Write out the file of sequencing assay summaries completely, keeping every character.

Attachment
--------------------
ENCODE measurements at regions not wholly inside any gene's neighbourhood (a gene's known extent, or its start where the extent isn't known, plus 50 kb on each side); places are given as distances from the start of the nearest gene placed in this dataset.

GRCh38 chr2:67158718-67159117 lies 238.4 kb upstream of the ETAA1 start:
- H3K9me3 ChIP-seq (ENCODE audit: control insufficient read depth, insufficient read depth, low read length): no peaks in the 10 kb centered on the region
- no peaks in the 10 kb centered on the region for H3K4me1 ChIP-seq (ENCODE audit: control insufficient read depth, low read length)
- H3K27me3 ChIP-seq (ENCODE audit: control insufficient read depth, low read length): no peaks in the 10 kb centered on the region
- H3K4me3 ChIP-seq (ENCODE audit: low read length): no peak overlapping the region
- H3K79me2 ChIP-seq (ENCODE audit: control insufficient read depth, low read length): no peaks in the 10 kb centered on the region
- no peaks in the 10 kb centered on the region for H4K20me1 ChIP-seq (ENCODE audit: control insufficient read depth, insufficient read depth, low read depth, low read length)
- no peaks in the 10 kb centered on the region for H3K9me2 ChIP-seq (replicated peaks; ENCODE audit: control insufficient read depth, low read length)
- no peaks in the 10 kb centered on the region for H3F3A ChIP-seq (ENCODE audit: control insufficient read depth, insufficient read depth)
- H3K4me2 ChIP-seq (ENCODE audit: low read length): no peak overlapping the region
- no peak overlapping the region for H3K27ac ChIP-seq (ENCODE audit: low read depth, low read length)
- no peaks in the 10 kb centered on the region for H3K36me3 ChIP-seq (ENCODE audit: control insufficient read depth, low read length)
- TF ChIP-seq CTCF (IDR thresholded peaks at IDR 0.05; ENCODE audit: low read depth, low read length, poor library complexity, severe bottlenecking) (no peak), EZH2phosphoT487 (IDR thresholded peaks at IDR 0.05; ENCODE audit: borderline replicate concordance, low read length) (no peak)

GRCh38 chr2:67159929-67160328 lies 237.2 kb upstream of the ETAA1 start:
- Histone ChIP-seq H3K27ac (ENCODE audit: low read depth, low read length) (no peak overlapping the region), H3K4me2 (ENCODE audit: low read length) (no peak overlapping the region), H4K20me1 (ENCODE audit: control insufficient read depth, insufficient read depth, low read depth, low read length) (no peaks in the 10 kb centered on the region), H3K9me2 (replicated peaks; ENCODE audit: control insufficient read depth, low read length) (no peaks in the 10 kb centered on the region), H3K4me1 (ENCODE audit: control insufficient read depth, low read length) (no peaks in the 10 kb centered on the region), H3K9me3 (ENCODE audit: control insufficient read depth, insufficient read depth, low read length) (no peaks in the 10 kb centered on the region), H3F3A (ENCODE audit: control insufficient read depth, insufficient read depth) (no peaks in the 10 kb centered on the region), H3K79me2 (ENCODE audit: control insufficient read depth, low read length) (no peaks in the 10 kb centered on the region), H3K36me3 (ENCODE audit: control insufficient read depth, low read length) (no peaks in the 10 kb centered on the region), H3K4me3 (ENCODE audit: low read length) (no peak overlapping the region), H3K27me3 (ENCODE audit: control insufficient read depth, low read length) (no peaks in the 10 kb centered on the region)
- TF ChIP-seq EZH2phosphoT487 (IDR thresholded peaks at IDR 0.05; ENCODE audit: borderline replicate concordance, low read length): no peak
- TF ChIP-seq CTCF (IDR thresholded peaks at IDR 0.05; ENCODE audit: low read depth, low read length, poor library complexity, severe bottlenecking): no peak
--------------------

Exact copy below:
ENCODE measurements at regions not wholly inside any gene's neighbourhood (a gene's known extent, or its start where the extent isn't known, plus 50 kb on each side); places are given as distances from the start of the nearest gene placed in this dataset.

GRCh38 chr2:67158718-67159117 lies 238.4 kb upstream of the ETAA1 start:
- H3K9me3 ChIP-seq (ENCODE audit: control insufficient read depth, insufficient read depth, low read length): no peaks in the 10 kb centered on the region
- no peaks in the 10 kb centered on the region for H3K4me1 ChIP-seq (ENCODE audit: control insufficient read depth, low read length)
- H3K27me3 ChIP-seq (ENCODE audit: control insufficient read depth, low read length): no peaks in the 10 kb centered on the region
- H3K4me3 ChIP-seq (ENCODE audit: low read length): no peak overlapping the region
- H3K79me2 ChIP-seq (ENCODE audit: control insufficient read depth, low read length): no peaks in the 10 kb centered on the region
- no peaks in the 10 kb centered on the region for H4K20me1 ChIP-seq (ENCODE audit: control insufficient read depth, insufficient read depth, low read depth, low read length)
- no peaks in the 10 kb centered on the region for H3K9me2 ChIP-seq (replicated peaks; ENCODE audit: control insufficient read depth, low read length)
- no peaks in the 10 kb centered on the region for H3F3A ChIP-seq (ENCODE audit: control insufficient read depth, insufficient read depth)
- H3K4me2 ChIP-seq (ENCODE audit: low read length): no peak overlapping the region
- no peak overlapping the region for H3K27ac ChIP-seq (ENCODE audit: low read depth, low read length)
- no peaks in the 10 kb centered on the region for H3K36me3 ChIP-seq (ENCODE audit: control insufficient read depth, low read length)
- TF ChIP-seq CTCF (IDR thresholded peaks at IDR 0.05; ENCODE audit: low read depth, low read length, poor library complexity, severe bottlenecking) (no peak), EZH2phosphoT487 (IDR thresholded peaks at IDR 0.05; ENCODE audit: borderline replicate concordance, low read length) (no peak)

GRCh38 chr2:67159929-67160328 lies 237.2 kb upstream of the ETAA1 start:
- Histone ChIP-seq H3K27ac (ENCODE audit: low read depth, low read length) (no peak overlapping the region), H3K4me2 (ENCODE audit: low read length) (no peak overlapping the region), H4K20me1 (ENCODE audit: control insufficient read depth, insufficient read depth, low read depth, low read length) (no peaks in the 10 kb centered on the region), H3K9me2 (replicated peaks; ENCODE audit: control insufficient read depth, low read length) (no peaks in the 10 kb centered on the region), H3K4me1 (ENCODE audit: control insufficient read depth, low read length) (no peaks in the 10 kb centered on the region), H3K9me3 (ENCODE audit: control insufficient read depth, insufficient read depth, low read length) (no peaks in the 10 kb centered on the region), H3F3A (ENCODE audit: control insufficient read depth, insufficient read depth) (no peaks in the 10 kb centered on the region), H3K79me2 (ENCODE audit: control insufficient read depth, low read length) (no peaks in the 10 kb centered on the region), H3K36me3 (ENCODE audit: control insufficient read depth, low read length) (no peaks in the 10 kb centered on the region), H3K4me3 (ENCODE audit: low read length) (no peak overlapping the region), H3K27me3 (ENCODE audit: control insufficient read depth, low read length) (no peaks in the 10 kb centered on the region)
- TF ChIP-seq EZH2phosphoT487 (IDR thresholded peaks at IDR 0.05; ENCODE audit: borderline replicate concordance, low read length): no peak
- TF ChIP-seq CTCF (IDR thresholded peaks at IDR 0.05; ENCODE audit: low read depth, low read length, poor library complexity, severe bottlenecking): no peak